Within every cancer are molecules that spur deadly, uncontrollable growth. What if scientists could hook those molecules to others that make cells self-destruct? Could the very drivers of a cancer’s survival instead activate the program for its destruction?
That idea came as an epiphany to Dr. Gerald Crabtree, a developmental biologist at Stanford, some years ago during a walk through the redwoods near his home in the Santa Cruz mountains.
“I ran home,” he said, excited by the idea and planning ways to make it work.
Now, in a paper published Wednesday in the journal Nature, Dr. Crabtree, a founder of Shenandoah Therapeutics, which is developing cancer drugs, along with Nathanael S. Gray, a professor of chemical and systems biology at Stanford, and their colleagues report that they have done what he imagined on that walk. While the concept is a long way from a drug that could be given to cancer patients, it could be a target for drug developers in the future.
“It’s very cool,” said Jason Gestwicki, professor of pharmaceutical chemistry at the University of California, San Francisco. “It turns something the cancer cell needs to stay alive into something that kills it, like changing your vitamin into a poison.”
“This is a potentially new way to turn cancer against itself,” said Dr. Louis Staudt, director of the Center for Cancer Genomics at the National Cancer Institute. Dr. Staudt wrote an editorial to accompany Dr. Crabtree’s paper.
Once the treatment is further developed, he added, “I would love to try it in a clinical trial with our patients who have exhausted all other options.”
In laboratory experiments with cells from a blood cancer, diffuse large B-cell lymphoma, the researchers designed and built molecules that hooked together two proteins: BCL6, a mutated protein that the cancer relies on to aggressively grow and survive, and a normal cell protein that switches on any genes it gets near.
The new construction, a dumbbell shaped molecule, is unlike anything seen in nature. BCL6, at one end of the dumbbell, guides the molecule toward cell-death genes that are part of every cell’s DNA and are used to get rid of cells that are no longer needed. But when a person has diffuse large B cell lymphoma, BCL6 has turned off those cell-death genes, making the cells essentially immortal.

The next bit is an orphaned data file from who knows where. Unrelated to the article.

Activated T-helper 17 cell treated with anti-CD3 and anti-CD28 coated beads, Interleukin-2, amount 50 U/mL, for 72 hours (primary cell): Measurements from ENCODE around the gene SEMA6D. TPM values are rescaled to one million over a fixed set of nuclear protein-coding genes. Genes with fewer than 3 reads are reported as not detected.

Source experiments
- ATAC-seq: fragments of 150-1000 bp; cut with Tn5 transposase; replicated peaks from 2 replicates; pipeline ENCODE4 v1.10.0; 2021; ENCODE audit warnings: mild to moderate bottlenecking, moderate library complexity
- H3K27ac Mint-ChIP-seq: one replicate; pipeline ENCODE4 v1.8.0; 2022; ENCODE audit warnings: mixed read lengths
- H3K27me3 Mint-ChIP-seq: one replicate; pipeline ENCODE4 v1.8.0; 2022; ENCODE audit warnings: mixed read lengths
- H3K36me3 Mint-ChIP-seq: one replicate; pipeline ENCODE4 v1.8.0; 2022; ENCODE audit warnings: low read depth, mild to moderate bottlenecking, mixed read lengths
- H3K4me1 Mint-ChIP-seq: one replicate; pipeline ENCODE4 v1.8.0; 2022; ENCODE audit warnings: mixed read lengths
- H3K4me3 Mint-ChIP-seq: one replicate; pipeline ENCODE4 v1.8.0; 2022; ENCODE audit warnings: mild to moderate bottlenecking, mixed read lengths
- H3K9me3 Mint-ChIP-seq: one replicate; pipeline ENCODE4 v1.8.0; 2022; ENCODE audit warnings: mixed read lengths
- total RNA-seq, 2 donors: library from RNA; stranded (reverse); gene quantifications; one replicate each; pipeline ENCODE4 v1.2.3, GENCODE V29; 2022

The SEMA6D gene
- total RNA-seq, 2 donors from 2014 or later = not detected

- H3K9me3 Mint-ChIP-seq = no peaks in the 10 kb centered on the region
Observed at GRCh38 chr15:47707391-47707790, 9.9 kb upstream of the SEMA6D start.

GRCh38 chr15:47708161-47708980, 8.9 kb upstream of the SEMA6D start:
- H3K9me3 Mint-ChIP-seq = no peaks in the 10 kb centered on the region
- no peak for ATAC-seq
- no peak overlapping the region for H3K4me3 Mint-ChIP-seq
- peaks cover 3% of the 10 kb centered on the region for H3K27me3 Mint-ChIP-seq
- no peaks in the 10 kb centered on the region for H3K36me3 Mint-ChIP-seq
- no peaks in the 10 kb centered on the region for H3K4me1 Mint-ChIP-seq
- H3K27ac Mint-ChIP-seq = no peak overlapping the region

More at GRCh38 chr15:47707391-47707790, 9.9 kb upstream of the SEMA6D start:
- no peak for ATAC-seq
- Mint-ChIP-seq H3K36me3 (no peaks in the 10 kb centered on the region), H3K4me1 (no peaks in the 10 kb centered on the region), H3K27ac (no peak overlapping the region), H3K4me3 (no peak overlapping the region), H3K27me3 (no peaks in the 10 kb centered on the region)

When the dumbbell, guided by BCL6, gets near the cell-death genes, the normal protein on the end of the dumbbell arms those death genes. Unlike other processes in the cell that can be reversed, turning on cell-death genes is irreversible.
The new approach could be an improvement over the difficult task of using drugs to block all BCL6 molecules. With the dumbbell-shaped molecules, it is sufficient to rewire just a portion of BCL6 molecules in order to kill cells.
The concept could potentially work for half of all cancers, which have known mutations that result in proteins that drive growth, Dr. Crabtree said. And because the treatment relies on the mutated proteins produced by the cancer cells, it could be extremely specific, sparing healthy cells.
Dr. Crabtree explained the two areas of discovery that made the work possible. One is the discovery of “driver genes” — several hundred genes that, when mutated, drive the spread of cancer.
The second is the discovery of death pathways in cells. Those pathways, Dr. Crabtree said, “are used to eliminate cells that have gone rogue for one reason or other” — 60 billion cells in each individual every day.
The quest was to make the pathways driving cancer cell growth communicate with silenced pathways that drive cell death, something they would not normally do.
When the hybrid molecule drifted to the cells’ DNA, it not only turned on cell-death genes but also did more. BCL6 guided the hybrid to other genes that the cancer had silenced. The hybrid turned those genes on again, creating internal chaos in the cell.
“The cell has never experienced this,” Dr. Staudt said.
“BCL6 is the organizing principle of these cancer cells,” he explained. When its function is totally disrupted, “the cell has lost its identity and says, ‘something very wrong is happening here. I’d better die.’”
But the main effect of the experimental treatment was to activate the cell-death genes, Dr. Crabtree said. “That is the therapeutic effect,” he said.
The group tested its hybrid molecule in mice, where it seemed safe. But, Dr. Staudt noted, “humans are a lot different than mice.”
The work is “exciting,” said Stuart L. Schreiber, professor of chemistry and chemical biology at Harvard and a previous collaborator with Dr. Crabtree. But he offered words of caution.
What Dr. Crabtree created “is not a drug — it still has a long way to go,” he said.